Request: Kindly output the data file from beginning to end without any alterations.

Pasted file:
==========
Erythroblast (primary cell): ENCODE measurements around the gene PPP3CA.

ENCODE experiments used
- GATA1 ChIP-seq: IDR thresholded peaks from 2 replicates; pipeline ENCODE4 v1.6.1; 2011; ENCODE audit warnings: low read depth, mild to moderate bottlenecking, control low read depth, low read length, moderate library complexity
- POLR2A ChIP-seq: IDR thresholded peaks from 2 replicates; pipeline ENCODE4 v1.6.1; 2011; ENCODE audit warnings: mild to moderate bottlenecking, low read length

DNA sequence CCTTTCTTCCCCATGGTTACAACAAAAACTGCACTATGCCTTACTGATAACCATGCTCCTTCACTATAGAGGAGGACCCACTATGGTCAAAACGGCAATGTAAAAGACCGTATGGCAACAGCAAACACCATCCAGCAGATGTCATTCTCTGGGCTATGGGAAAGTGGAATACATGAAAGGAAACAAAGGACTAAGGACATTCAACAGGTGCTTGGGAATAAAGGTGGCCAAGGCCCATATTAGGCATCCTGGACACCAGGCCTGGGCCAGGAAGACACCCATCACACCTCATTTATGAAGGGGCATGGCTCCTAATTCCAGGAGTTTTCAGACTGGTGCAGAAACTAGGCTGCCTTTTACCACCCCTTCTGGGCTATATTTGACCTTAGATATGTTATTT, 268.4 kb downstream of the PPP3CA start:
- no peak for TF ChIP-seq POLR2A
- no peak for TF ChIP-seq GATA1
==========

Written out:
Erythroblast (primary cell): ENCODE measurements around the gene PPP3CA.

ENCODE experiments used
- GATA1 ChIP-seq: IDR thresholded peaks from 2 replicates; pipeline ENCODE4 v1.6.1; 2011; ENCODE audit warnings: low read depth, mild to moderate bottlenecking, control low read depth, low read length, moderate library complexity
- POLR2A ChIP-seq: IDR thresholded peaks from 2 replicates; pipeline ENCODE4 v1.6.1; 2011; ENCODE audit warnings: mild to moderate bottlenecking, low read length

DNA sequence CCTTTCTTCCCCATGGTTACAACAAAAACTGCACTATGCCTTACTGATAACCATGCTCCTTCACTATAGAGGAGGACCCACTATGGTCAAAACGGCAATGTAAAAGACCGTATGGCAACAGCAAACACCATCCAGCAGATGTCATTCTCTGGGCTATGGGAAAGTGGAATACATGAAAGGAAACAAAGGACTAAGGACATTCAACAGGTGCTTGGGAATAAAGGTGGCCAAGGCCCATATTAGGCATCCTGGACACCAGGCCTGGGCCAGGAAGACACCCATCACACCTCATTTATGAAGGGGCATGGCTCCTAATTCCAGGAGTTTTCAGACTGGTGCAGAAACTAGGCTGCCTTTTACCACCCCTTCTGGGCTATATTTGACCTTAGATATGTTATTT, 268.4 kb downstream of the PPP3CA start:
- no peak for TF ChIP-seq POLR2A
- no peak for TF ChIP-seq GATA1